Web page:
How is very low birth weight diagnosed?
One of the main reasons for regular prenatal exams is to make sure your unborn baby is growing well. During pregnancy, the size of your baby is estimated in different ways. Your steady weight gain is one way of checking on the baby’s growth.
Another way is to measure the top of your uterus from the pubic bone (fundal height). The number of centimeters measured is usually the same or close to the number of weeks of pregnancy. If the fundal height measurement is low for the number of weeks you are pregnant, it may mean that your baby is not growing well.
Other ways to check the baby’s growth are:
Using ultrasound to estimate the baby’s growth and development. Your healthcare provider can use measurements of your baby's head, belly, and upper leg bone, to estimate his or her weight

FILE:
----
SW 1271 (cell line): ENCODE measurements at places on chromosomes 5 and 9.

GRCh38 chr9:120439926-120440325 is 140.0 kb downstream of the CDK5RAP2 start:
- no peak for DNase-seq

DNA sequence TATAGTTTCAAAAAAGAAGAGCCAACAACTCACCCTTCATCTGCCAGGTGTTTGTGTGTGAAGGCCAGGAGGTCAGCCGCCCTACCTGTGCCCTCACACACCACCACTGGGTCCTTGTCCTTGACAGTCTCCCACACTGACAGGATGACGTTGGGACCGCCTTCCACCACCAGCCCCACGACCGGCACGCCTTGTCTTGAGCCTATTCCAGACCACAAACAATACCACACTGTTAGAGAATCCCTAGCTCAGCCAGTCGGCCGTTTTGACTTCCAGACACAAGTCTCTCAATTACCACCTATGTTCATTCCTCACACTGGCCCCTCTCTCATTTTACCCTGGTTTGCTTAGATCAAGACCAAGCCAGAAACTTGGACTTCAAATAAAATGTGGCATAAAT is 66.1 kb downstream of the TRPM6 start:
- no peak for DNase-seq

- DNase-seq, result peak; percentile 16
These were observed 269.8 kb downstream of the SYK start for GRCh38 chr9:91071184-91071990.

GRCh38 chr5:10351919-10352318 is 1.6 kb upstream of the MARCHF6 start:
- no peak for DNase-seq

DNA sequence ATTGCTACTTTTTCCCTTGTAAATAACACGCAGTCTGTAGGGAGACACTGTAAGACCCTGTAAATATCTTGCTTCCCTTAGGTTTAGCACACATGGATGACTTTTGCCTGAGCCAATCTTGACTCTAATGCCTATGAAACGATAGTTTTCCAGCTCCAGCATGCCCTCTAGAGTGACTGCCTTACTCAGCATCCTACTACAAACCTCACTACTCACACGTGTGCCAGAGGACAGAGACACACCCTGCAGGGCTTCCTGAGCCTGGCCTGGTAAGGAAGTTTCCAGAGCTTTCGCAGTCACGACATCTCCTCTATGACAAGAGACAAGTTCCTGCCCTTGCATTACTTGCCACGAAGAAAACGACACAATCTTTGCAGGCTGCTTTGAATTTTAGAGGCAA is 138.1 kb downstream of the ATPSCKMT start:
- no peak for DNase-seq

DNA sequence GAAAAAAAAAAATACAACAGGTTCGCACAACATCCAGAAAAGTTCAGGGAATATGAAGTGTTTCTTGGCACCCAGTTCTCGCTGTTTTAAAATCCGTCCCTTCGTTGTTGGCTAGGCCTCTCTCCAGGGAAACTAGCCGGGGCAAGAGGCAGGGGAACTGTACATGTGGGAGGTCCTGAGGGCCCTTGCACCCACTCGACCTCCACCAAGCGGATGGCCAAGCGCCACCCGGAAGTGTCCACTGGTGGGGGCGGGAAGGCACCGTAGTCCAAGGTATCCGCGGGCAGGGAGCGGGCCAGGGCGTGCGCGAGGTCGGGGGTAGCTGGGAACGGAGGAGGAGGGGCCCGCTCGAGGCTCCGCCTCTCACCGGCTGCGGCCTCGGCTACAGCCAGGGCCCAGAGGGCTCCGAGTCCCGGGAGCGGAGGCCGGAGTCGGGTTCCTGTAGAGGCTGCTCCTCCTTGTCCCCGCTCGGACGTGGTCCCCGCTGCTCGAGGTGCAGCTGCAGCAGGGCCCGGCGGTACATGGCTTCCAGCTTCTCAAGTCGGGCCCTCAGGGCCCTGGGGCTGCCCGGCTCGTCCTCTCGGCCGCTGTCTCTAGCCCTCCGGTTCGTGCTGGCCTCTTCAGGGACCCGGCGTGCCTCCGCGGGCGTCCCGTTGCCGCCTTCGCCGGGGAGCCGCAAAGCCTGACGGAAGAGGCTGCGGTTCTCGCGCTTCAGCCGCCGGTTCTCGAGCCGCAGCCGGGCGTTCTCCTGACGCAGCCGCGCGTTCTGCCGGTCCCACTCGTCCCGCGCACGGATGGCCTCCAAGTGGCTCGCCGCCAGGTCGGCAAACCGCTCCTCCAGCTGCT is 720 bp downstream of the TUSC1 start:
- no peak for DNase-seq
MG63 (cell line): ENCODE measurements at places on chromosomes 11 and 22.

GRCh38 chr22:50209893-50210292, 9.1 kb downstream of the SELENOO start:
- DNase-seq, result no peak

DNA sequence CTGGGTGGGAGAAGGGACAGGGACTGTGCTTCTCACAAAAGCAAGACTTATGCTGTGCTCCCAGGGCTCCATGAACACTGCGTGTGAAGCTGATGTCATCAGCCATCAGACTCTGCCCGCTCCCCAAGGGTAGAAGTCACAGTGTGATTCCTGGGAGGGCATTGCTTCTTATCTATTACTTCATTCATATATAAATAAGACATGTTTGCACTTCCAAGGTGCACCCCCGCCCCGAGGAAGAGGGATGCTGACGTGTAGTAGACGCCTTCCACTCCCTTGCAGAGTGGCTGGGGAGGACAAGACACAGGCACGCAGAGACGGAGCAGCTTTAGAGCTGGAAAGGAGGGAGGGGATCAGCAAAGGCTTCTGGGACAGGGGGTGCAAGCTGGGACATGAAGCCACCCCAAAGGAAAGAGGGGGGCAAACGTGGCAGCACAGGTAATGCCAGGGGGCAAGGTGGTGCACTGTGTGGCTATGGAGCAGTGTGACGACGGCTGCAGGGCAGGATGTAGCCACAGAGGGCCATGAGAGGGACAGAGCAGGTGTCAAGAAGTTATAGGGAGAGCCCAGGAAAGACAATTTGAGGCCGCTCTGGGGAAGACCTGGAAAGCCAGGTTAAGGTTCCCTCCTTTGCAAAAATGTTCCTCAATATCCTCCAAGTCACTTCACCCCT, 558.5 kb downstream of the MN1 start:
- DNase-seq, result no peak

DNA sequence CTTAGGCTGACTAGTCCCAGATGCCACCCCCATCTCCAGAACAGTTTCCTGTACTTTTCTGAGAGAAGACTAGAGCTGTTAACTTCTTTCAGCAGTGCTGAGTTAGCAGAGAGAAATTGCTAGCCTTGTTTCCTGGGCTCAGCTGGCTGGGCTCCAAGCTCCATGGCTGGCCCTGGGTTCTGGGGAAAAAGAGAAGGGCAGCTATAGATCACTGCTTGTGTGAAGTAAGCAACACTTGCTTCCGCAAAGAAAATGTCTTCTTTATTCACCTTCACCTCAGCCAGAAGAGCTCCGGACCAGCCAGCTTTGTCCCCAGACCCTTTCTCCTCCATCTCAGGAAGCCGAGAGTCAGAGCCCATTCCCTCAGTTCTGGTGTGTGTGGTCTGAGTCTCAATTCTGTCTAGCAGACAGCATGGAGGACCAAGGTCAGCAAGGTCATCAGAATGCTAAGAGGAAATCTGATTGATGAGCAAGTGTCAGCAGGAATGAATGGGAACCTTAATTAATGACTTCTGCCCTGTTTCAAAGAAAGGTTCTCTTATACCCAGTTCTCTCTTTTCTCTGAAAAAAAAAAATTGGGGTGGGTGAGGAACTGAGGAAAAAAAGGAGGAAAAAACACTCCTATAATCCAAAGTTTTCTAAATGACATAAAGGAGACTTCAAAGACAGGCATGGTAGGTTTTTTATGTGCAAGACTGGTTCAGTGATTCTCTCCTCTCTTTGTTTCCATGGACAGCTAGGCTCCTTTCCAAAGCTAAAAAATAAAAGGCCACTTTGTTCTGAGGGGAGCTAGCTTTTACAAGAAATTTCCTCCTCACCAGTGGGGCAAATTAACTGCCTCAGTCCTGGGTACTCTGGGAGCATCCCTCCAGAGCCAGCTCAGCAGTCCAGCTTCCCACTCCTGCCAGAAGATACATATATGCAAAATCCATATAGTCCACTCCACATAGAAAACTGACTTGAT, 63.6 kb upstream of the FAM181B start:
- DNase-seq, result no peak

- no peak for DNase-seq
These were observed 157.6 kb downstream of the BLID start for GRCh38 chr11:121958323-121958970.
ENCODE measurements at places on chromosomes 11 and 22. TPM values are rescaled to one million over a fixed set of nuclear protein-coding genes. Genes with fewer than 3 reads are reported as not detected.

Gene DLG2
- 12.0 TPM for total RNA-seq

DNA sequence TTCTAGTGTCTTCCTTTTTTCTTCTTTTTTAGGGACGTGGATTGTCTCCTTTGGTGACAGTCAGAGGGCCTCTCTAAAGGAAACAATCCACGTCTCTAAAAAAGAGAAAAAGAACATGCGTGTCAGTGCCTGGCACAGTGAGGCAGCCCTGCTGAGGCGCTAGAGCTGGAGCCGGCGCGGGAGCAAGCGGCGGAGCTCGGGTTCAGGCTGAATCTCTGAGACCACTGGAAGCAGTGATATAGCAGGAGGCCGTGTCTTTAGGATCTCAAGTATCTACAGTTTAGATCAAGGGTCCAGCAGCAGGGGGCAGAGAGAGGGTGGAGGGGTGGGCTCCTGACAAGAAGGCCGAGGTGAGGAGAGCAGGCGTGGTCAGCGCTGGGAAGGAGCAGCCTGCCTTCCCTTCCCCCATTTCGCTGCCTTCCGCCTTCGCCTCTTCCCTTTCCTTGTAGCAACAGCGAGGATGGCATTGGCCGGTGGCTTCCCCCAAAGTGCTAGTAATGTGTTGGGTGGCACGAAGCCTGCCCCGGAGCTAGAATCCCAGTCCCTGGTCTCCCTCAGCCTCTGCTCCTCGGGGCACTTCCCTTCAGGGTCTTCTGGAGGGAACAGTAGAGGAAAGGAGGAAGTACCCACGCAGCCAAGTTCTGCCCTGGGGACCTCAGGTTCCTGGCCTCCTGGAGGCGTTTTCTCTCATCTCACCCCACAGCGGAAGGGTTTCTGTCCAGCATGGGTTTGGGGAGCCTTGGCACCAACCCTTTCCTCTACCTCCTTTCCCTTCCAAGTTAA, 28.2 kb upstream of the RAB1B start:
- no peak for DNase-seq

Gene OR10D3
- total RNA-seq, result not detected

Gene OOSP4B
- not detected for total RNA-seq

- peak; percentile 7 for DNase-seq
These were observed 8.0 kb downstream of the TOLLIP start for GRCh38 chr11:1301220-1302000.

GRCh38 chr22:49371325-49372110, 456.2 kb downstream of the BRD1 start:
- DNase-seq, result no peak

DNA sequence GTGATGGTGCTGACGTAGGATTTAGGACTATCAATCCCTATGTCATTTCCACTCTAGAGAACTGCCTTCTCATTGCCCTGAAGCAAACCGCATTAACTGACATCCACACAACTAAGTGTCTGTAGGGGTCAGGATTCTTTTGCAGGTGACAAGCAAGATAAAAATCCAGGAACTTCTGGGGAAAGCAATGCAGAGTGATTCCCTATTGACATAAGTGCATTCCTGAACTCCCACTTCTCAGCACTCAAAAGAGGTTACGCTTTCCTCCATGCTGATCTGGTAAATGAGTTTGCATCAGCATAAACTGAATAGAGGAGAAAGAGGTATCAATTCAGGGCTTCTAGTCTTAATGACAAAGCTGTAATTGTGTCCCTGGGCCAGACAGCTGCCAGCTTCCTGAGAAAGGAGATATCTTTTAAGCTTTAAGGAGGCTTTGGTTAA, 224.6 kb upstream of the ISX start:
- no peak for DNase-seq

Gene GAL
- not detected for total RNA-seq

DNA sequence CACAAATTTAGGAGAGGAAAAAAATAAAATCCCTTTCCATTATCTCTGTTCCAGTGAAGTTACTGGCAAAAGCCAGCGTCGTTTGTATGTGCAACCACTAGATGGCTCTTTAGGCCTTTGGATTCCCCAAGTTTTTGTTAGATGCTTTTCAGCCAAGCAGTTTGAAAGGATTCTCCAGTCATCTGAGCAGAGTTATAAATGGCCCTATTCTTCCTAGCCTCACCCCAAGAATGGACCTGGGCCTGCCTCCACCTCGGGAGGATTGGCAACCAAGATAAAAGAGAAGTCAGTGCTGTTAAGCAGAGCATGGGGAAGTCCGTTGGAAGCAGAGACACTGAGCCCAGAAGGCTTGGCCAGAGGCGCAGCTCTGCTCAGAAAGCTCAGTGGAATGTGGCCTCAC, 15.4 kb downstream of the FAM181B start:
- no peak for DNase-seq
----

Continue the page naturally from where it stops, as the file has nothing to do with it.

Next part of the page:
Comparing your baby’s estimated birth weight with his or her gestational age. The provider may use a formula to figure out your baby’s body mass.
A birth weight of less than 5 pounds, 8 ounces is diagnosed as low birth weight. Babies weighing less than 3 pounds, 4 ounces at birth are considered very low birth weight.
How is very low birth weight treated?
Treatment will depend on your child’s symptoms, age, and general health. It will also depend on how severe the condition is. Babies with VLBW may need:
Care in the neonatal intensive care unit (NICU)
Special feedings, sometimes with a tube into the stomach if the baby can’t suck
Other treatments for complications
The outcome for a baby with VLBW depends mainly on how much the baby weighs and how many weeks of gestation the baby is at birth. The smallest and earliest babies have the most problems. They are less likely to survive.
Babies with VLBW may have a harder time catching up in physical growth because they often have other problems. Many very-low-birth-weight babies are referred to special follow-up healthcare programs.
What are the complications of very low birth weight?